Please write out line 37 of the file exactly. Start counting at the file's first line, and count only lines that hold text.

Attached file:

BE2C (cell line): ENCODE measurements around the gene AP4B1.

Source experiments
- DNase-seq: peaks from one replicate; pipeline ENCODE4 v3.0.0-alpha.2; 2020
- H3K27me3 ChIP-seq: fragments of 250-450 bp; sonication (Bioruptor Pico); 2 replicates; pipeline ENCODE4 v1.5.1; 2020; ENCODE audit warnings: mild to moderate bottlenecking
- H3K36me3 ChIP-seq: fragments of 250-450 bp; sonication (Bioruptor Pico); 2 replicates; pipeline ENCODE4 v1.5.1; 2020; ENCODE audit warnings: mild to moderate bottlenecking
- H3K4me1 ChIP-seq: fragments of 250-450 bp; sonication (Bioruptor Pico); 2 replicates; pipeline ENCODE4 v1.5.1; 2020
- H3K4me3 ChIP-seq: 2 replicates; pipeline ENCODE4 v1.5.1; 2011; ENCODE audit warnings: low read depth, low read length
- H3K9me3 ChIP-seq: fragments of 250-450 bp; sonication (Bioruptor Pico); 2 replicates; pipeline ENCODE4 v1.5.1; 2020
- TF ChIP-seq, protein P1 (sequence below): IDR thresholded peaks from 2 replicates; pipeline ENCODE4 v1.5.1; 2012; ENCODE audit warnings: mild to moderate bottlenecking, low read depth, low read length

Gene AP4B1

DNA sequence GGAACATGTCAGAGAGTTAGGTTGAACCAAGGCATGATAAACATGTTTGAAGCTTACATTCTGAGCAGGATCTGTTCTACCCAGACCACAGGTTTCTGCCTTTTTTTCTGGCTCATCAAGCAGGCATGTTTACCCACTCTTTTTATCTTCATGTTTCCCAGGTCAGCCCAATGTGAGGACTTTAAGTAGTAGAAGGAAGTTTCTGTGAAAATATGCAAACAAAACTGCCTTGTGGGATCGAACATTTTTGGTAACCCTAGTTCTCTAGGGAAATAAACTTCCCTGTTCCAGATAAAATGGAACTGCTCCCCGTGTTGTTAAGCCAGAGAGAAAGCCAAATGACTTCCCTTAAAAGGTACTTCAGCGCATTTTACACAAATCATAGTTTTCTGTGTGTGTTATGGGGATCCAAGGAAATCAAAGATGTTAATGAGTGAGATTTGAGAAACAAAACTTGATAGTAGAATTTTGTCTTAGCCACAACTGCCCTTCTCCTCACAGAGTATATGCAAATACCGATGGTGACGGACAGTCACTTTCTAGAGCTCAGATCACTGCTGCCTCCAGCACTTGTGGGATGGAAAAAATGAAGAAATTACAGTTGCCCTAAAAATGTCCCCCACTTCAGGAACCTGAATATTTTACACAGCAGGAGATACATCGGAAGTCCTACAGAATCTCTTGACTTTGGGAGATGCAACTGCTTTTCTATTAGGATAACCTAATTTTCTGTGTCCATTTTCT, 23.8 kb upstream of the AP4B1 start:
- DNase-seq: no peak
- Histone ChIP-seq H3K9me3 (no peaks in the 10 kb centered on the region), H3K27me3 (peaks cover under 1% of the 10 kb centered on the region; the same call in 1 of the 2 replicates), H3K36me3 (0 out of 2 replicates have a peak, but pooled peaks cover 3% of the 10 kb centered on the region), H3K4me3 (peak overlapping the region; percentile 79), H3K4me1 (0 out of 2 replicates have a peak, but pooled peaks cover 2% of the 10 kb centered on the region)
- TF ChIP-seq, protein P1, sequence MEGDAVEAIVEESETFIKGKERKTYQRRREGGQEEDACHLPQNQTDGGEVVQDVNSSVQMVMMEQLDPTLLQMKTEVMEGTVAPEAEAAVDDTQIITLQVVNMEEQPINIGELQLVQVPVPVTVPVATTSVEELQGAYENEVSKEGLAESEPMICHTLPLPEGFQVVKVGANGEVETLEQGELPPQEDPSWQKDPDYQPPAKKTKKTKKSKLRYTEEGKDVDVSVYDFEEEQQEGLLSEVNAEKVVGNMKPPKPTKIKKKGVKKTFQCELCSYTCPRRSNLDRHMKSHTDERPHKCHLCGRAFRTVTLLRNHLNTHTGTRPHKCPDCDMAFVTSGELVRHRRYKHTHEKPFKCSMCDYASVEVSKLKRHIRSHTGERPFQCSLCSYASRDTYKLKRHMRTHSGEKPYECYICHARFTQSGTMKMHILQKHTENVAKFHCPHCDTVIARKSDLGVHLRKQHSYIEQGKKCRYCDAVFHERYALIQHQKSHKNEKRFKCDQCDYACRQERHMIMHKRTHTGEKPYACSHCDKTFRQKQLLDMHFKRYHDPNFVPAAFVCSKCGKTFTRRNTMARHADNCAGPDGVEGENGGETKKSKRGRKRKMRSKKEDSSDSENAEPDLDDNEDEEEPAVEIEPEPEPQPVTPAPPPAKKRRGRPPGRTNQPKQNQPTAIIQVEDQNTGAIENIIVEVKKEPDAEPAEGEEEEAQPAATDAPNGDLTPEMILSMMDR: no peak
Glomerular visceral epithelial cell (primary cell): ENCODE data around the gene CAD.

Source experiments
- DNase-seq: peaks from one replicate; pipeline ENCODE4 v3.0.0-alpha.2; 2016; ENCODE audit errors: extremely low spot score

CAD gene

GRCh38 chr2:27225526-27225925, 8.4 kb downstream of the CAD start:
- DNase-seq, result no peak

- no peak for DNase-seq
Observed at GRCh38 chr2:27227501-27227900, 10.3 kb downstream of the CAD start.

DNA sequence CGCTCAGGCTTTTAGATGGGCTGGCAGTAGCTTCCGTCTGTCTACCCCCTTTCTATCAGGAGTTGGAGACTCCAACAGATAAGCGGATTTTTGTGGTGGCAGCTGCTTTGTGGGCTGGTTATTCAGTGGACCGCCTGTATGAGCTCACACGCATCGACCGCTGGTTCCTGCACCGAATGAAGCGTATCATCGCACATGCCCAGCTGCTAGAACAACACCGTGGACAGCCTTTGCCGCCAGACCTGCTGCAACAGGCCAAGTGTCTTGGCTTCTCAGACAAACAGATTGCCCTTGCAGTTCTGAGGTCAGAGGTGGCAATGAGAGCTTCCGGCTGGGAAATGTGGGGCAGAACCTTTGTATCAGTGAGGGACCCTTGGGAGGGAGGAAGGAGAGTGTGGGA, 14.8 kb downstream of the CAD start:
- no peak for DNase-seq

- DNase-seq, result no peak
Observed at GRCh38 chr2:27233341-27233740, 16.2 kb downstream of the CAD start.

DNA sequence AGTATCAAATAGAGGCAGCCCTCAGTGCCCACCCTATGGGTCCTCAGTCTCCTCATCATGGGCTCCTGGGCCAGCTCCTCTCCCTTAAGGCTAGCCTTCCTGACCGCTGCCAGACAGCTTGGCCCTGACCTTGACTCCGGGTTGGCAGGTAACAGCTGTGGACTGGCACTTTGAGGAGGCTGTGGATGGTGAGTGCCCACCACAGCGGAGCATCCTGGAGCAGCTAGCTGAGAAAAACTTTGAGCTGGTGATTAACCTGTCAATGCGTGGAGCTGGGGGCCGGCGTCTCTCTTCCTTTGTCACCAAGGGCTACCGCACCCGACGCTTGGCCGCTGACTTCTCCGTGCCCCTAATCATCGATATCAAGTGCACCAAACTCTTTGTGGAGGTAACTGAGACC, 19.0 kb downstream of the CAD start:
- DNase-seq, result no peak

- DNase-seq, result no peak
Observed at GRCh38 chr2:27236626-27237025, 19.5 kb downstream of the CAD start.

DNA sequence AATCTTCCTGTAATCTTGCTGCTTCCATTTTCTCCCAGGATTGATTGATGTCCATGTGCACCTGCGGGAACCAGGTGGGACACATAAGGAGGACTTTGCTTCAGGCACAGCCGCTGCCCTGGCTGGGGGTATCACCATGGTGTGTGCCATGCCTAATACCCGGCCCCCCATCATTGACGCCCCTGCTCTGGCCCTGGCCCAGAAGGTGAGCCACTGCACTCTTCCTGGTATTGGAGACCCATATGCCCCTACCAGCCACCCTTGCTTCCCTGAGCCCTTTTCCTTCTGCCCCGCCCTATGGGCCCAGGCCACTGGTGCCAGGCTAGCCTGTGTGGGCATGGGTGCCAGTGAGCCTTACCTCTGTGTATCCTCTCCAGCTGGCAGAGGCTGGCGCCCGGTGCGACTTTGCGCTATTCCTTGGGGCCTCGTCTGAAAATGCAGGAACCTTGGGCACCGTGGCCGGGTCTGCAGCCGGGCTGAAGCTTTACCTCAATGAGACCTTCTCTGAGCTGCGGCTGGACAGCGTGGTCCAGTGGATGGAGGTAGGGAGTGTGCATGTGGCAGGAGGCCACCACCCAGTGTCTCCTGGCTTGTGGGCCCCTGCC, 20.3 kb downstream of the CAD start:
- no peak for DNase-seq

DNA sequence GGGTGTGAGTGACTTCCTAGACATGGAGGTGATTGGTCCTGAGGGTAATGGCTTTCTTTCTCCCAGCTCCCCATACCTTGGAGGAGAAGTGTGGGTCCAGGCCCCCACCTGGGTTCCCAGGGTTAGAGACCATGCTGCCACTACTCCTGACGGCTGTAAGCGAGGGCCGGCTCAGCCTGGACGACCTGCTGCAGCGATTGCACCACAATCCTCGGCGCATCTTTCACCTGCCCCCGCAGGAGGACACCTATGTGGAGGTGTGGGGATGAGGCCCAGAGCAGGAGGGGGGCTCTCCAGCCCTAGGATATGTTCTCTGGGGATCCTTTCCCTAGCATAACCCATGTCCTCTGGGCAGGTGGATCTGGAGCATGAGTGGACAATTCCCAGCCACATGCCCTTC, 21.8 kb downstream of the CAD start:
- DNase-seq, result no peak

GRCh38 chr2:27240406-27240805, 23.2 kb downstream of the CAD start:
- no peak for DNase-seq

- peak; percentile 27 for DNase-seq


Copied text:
- peak; percentile 27 for DNase-seq